If I had been in a position to design and create a world, I would have tried to arrange for all conscious individuals to be able to survive without tormenting and killing other conscious individuals. I hope most other people would have done the same.He also says that it's not possible to reconcile the fact that carnivores must kill to live with the idea of a benevolent god. He muses about the possibility that all carnivores could be allowed (encouraged) to become extinct, or to become herbivores.
Suppose that we could arrange the gradual extinction of carnivorous species, replacing them with new herbivorous ones. Or suppose that we could intervene genetically, so that currently carnivorous species would gradually evolve into herbivorous ones, thereby fulfilling Isaiah’s prophecy. If we could bring about the end of predation by one or the other of these means at little cost to ourselves, ought we to do it?In stark Darwinian terms, however, life is only about surviving to reproduce -- Darwin's dangerous idea, to quote Daniel Dennett. It doesn't matter how an organism survives, just that it does even if that involves murder and mayhem. Happiness, pleasure, the right to die a natural death, none of that counts one wit in evolutionary terms. Nor do good and evil, or selfishness or morality. These are purely human conceits.
Indeed, in his Autobiography, as recorded by Randal Keynes in Darwin, His Daughter and Human Evolution, Darwin wrestled with whether there was 'more of misery or of happiness' in the life of all sentient beings, 'whether the world as a whole is a good or a bad one'. His reply, writes Keynes, "was halting and flat, and eloquent in its weakness". 'According to my judgement," Darwin wrote, "happiness decidedly prevails, though this would be very difficult to prove.'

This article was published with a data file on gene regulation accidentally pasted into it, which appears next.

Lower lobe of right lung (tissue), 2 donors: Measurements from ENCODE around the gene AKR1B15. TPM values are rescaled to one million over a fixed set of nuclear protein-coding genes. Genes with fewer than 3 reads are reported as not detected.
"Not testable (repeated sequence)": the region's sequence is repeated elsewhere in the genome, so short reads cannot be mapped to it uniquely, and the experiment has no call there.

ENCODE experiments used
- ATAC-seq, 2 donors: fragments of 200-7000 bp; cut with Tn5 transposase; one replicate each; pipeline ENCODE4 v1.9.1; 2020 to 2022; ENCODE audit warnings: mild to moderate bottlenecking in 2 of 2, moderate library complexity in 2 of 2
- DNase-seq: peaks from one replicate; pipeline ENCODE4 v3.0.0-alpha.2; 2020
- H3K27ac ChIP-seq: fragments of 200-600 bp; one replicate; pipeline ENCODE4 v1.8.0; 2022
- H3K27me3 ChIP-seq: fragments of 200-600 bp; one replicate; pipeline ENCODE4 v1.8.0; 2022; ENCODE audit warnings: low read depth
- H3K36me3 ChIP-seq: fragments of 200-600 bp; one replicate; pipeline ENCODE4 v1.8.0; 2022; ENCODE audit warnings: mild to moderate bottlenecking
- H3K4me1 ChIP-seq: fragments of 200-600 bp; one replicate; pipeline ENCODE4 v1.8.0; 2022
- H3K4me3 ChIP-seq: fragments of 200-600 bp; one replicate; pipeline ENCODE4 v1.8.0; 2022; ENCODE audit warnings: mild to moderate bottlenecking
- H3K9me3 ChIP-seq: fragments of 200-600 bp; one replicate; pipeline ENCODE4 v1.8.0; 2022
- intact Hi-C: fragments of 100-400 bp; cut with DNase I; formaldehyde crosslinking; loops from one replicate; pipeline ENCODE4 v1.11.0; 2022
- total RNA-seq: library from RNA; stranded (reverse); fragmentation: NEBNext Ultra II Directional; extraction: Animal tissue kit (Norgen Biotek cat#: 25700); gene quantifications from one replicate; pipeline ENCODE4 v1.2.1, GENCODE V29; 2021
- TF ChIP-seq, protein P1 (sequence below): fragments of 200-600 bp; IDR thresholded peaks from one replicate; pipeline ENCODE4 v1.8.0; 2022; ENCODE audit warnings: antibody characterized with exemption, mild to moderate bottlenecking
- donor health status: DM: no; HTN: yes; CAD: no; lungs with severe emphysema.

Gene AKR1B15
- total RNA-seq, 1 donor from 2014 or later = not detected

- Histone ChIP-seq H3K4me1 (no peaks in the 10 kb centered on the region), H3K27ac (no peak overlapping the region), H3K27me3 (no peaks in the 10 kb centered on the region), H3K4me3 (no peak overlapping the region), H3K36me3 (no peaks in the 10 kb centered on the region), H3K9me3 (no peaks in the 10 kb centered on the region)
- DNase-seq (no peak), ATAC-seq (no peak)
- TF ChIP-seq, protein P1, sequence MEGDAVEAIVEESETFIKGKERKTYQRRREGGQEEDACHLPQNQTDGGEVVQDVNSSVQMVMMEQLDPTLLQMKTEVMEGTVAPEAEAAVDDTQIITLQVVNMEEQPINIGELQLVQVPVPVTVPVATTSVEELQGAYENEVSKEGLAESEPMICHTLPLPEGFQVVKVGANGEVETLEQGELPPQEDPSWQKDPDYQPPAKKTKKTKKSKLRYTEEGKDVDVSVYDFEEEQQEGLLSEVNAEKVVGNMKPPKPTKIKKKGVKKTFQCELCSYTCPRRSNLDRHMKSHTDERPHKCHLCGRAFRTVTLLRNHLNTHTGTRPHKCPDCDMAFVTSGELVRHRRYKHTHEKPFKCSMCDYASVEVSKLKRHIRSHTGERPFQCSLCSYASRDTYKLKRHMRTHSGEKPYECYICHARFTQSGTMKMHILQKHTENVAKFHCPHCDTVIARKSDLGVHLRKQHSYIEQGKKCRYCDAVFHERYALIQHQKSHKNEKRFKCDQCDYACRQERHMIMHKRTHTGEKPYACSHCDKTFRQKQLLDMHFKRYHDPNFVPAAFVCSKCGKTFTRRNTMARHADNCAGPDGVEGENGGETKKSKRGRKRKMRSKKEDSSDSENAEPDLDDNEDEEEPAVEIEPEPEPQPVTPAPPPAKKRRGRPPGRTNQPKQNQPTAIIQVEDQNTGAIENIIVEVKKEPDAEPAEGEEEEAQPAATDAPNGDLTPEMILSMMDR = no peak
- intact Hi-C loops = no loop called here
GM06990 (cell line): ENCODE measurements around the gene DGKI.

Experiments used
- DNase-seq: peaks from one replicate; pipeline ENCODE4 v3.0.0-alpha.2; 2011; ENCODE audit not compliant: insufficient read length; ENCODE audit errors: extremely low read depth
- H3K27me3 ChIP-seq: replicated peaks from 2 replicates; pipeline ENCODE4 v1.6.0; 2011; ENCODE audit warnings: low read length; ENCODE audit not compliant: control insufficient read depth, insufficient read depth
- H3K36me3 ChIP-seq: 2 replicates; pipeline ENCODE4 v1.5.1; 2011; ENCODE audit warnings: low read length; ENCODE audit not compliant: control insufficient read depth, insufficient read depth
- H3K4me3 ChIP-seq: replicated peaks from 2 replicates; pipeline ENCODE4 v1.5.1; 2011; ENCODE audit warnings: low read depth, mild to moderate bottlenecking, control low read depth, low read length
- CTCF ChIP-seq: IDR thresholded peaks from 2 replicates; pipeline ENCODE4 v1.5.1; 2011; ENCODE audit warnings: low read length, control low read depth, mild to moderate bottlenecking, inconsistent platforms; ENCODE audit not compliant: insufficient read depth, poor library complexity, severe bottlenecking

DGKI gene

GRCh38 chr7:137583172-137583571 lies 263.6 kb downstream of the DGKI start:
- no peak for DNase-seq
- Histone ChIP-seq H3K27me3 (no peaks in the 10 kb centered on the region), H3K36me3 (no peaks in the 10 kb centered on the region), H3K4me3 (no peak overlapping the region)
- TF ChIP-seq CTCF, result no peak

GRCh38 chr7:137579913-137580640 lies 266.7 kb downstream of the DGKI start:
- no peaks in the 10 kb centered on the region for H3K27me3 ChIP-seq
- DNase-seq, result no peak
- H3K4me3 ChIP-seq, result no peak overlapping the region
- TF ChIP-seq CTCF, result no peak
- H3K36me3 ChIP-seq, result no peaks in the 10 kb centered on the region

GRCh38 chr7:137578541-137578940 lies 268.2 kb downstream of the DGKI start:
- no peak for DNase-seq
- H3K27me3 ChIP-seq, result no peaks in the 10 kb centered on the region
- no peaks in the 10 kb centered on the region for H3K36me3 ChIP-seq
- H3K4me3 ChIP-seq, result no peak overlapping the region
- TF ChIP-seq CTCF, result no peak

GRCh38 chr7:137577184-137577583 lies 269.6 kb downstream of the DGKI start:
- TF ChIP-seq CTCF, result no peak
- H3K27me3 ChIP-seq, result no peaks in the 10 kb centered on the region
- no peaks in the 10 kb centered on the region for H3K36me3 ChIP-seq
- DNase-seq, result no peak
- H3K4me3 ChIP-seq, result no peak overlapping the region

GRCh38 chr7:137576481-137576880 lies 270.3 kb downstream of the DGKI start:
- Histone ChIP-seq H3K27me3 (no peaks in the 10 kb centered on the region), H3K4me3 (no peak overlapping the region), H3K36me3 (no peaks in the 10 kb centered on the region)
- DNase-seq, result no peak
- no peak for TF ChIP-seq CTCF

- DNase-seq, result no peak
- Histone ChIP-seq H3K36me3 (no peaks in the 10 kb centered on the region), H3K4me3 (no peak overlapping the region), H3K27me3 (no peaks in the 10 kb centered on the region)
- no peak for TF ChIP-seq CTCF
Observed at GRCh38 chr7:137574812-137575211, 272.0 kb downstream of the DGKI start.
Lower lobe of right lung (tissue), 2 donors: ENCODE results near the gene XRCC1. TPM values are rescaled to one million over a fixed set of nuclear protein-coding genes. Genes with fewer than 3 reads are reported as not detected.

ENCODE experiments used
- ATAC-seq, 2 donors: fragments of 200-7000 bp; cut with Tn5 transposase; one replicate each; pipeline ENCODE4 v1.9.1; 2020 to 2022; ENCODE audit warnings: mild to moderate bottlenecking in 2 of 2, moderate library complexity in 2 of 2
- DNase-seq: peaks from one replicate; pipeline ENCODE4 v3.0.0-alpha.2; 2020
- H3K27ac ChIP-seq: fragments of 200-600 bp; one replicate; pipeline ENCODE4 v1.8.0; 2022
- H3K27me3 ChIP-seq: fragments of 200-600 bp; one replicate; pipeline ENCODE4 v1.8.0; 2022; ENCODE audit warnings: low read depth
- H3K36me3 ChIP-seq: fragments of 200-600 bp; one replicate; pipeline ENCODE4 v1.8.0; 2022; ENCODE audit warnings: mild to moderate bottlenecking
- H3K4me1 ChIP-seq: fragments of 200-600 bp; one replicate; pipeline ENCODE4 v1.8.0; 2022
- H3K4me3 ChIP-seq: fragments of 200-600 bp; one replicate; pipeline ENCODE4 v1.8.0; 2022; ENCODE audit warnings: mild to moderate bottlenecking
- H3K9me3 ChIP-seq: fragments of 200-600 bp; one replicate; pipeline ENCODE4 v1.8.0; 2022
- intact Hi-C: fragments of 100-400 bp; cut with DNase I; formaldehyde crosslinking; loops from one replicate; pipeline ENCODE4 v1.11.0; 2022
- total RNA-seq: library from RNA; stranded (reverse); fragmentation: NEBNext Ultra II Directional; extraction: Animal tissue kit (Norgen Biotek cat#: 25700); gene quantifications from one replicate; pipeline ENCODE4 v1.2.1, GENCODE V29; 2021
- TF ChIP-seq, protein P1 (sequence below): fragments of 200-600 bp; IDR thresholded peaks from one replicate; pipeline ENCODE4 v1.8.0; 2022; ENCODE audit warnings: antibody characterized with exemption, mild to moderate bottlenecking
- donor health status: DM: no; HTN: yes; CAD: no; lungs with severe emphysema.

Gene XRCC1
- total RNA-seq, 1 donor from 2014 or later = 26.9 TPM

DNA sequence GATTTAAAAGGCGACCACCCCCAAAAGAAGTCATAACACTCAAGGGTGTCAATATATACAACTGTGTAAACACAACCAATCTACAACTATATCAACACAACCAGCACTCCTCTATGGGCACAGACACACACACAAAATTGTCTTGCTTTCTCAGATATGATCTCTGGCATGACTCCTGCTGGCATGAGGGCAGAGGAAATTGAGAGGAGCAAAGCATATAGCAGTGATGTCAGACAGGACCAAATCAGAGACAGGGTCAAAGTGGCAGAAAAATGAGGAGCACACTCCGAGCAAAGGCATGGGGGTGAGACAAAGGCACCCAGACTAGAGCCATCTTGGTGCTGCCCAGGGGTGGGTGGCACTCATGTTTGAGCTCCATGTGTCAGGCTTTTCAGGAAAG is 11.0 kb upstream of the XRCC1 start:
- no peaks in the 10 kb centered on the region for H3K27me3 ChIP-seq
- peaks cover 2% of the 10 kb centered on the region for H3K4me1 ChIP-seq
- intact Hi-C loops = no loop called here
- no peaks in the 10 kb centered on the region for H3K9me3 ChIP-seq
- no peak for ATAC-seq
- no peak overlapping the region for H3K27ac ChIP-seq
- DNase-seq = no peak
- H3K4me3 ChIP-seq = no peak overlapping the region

His reasoning was that unhappy people would be less likely to reproduce than happy people (he was thinking only of humans, not lions or crocodiles). This is of course absolutely consistent with his view of life, which was that it is only about survival and reproduction.
Anything else that humans want to lay on to this, imbuing life with purpose or morality or laws or meaning, is a creation of the human mind. It is we who give life meaning, not something we find in nature. If Jeff McMahan wants to argue that it is our moral duty to eliminate carnivory, and he can convince science and society to go along with him, more power to him.
Of course, by that reasoning we should let ourselves, as great a predatory carnivorous species as there is, go extinct.
All organisms die and mostly it's not pleasant. If teeth and talons don't do the job from the outside, parasites do it from the inside. The other ways organisms die are at least as nasty as being eaten alive.
But there is a lot of anthropocentric arrogance in McMahan's article, belying his non-evolutionary view. Why does he restrict his prescription to 'conscious' animals, and what does he mean by that.....and how does he think he even knows who's conscious?
Do fish or flies not fear? Their behavior obviously suggests that they do, even if not in the same way we do. After all, to dismiss their protective/escape behaviors as just instinct or reflex misses the point that our behavior is just neural signaling and similar mechanical processes. And for that matter, who says carrots like to be pulled up from the ground where they're just motoring along minding their own business, and then skinned and eaten (or boiled) alive.
It seems that Darwin has given everyone a license to invoke whatever arguments they want about the nature of nature. It's a problem for those who like actual science, whether or not we let ourselves believe no animal was killed in the making of that burger we had for lunch.
It won't be any better, in fact, when Monsanto actually does learn to synthesize steer muscle in a dish, because even individual cells struggle to stay alive. Life is an abattoir, even if we choose to believe that empathy and humane-ness are good, for our own psyches if nothing else.